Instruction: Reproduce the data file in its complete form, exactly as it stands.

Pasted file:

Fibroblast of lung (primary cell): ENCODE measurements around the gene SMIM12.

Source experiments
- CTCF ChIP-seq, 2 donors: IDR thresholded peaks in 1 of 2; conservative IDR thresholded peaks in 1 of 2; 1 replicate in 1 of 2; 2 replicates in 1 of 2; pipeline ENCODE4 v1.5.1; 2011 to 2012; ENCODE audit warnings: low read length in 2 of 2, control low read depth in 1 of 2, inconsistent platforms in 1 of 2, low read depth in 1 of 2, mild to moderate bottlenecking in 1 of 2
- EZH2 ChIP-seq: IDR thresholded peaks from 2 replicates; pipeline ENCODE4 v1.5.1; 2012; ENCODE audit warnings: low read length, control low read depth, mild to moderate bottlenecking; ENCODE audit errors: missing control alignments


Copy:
Fibroblast of lung (primary cell): ENCODE measurements around the gene SMIM12.

Source experiments
- CTCF ChIP-seq, 2 donors: IDR thresholded peaks in 1 of 2; conservative IDR thresholded peaks in 1 of 2; 1 replicate in 1 of 2; 2 replicates in 1 of 2; pipeline ENCODE4 v1.5.1; 2011 to 2012; ENCODE audit warnings: low read length in 2 of 2, control low read depth in 1 of 2, inconsistent platforms in 1 of 2, low read depth in 1 of 2, mild to moderate bottlenecking in 1 of 2
- EZH2 ChIP-seq: IDR thresholded peaks from 2 replicates; pipeline ENCODE4 v1.5.1; 2012; ENCODE audit warnings: low read length, control low read depth, mild to moderate bottlenecking; ENCODE audit errors: missing control alignments